As written by Emma Thompson (who costars as Clarke's Yugoslavian (!) mother), there's clearly something that the film is holding up its sleeve, and with the connection in the title to the George Michael song, it's definitely of the maudlin variety. That said, most of the film appears to be of the bog-standard rom-com genre, albeit with a holiday/Hallmark bent. Paul Feig directs, though he's not really known for this genre, and he probably doesn't add much to the box office column. It's the very likeable lead actors that anchor that should bring people in, and the timing seems right on a holiday rom-com. A repeat of Crazy Rich Asians' opening weekend seems bullish, but a weekend of around $18 million is a good target to shoot for.
The traditional war film isn't something we've seen a lot of lately - most big budget versions are experimental like Dunkirk, heightened like Wonder Woman, or heavily dramatized, like Atonement. In comes Midway, a war film "like they usta make 'em", with heros and gritted teeth and ridiculous moustaches.
The Battle of Midway was a crucial point in the early days of the US's involvement in World War II, when the Japanese targeted it for expansion after the Pearl Harbor attack. A small atoll in the middle of the Pacific, barely large enough for an airstrip, it was nonetheless a potential foothold for the Japanese close enough to US territory to scare them. Thus, this had to be defended at all costs, and led to one of the first big carrier battles in history, which changed the face of naval warfare.
More than a dry military history though, Midway, directed by Roland Emmerich in a rare turn away from destroying humanity's landmarks, basically picks up where Michael Bay's Pearl Harbor left off, with the first raids on Japan, then working up to this battle which started to turn the tide of the war in the Pacific.
That's meant in a fairly literal sense, as it's full of the bombast and literal-mindedness that characterized Bay's undeserved effort at a war film. There's also thankfully less romantic subplots, though the odd "girl back home" story is included for salt and pepper. Several well-known historical figures make an appearance including Admirals Nimitz and Halsey (Woody Harrelson and Dennis Quaid) but we're mostly led into the story by the average aviator or sailor (even if the vast majority are based on actual people).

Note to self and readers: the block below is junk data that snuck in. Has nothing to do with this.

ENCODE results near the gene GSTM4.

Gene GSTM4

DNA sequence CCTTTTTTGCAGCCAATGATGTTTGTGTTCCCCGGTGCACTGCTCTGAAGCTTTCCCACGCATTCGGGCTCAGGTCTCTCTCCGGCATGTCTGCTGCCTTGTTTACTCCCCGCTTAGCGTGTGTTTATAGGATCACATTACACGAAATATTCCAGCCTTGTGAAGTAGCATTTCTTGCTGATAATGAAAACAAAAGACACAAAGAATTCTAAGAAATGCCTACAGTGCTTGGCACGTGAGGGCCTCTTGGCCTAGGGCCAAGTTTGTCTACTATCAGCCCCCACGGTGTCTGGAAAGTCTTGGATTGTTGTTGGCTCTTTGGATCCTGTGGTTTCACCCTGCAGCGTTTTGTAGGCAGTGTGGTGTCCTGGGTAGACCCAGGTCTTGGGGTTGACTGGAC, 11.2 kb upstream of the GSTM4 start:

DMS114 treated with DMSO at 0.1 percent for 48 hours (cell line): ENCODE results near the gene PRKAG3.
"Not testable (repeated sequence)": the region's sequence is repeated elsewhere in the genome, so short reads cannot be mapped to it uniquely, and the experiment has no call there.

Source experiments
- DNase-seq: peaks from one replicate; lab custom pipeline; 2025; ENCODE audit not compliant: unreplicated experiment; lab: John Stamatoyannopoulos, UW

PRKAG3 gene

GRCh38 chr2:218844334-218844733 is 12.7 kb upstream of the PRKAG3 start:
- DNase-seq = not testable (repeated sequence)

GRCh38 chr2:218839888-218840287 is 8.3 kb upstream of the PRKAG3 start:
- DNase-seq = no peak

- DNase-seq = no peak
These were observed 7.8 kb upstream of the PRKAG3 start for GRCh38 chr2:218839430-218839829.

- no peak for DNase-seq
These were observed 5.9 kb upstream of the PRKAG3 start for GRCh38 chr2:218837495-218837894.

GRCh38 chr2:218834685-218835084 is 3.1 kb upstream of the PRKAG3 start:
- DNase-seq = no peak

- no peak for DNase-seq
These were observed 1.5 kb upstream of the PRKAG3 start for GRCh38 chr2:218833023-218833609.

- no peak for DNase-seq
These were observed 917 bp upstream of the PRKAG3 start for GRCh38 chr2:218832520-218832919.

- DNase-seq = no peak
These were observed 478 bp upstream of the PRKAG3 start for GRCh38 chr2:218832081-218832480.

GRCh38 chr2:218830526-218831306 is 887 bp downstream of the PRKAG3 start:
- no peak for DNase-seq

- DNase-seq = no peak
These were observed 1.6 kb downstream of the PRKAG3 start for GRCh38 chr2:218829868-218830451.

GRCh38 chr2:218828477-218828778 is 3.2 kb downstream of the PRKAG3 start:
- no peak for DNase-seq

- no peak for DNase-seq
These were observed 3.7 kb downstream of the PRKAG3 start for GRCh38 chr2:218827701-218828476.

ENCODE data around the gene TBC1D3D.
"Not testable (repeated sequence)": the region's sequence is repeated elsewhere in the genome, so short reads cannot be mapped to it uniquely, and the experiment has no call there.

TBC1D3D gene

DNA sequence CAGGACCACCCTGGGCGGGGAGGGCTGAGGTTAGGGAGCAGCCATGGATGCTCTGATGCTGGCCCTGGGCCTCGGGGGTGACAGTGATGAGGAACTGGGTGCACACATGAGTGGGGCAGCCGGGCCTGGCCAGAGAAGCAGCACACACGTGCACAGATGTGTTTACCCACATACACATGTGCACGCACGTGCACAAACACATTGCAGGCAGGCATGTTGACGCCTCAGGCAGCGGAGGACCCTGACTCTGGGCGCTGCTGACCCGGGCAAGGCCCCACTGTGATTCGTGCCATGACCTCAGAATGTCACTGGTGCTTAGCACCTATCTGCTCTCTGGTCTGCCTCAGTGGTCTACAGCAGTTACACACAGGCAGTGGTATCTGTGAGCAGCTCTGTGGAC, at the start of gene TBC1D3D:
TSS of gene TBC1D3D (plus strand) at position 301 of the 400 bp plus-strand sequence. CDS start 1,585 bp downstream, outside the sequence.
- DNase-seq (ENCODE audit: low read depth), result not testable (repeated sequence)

Ed Skrein (with the amusing but real name of Dick Best), Luke Evans, Nick Jonas and Patrick Wilson are the best known members of the fighting cast, full of Errol Flynn swagger. The film's ads play as a bit of a parody of war films, looking fairly false and artificial, boys playing at war. Reviews are middling at best (YCWIDT), savaging it for being one-dimensional and bringing nothing new to the genre. Positioned as a Veteran's Day release, it should get some attention for that, but this is looking like a $16 million opening weekend.
The future of the Terminator series looks grim after Dark Fate's $29 million opening weekend, which just marginally beat out 2015's Genisys. Perhaps if James Cameron had directed instead of producing, but then he'd have to stop working on his 17 Avatar sequels that no one's looking forward to. We should expect around $15 million for the second weekend.
Joker keeps on rolling, crossing the $300 million mark, making things really interesting for the Oscars, with no obvious blockbuster favorite to make it in as a nominee. It's certainly enough to get Joaquin Phoenix noticed for Actor. That it's become a cultural touchstone, gaining traction as a symbol is a bit of self-fulfilling prophecy, and helping to buoy it in what is now its sixth weekend. It should earn around $9 million this weekend.
Maleficent 2 had a solid third weekend, but it's a bit too little, too late, and its still looking at a $125 million final total, around half of what the original earned. Give it $8 million this frame. Historical drama Harriet, about Underground Railroad pioneer Harriet Tubman, had a modest $11 million opening weekend, and should earn around $6 million this weekend, headed towards a $40 million total absent any awards attention.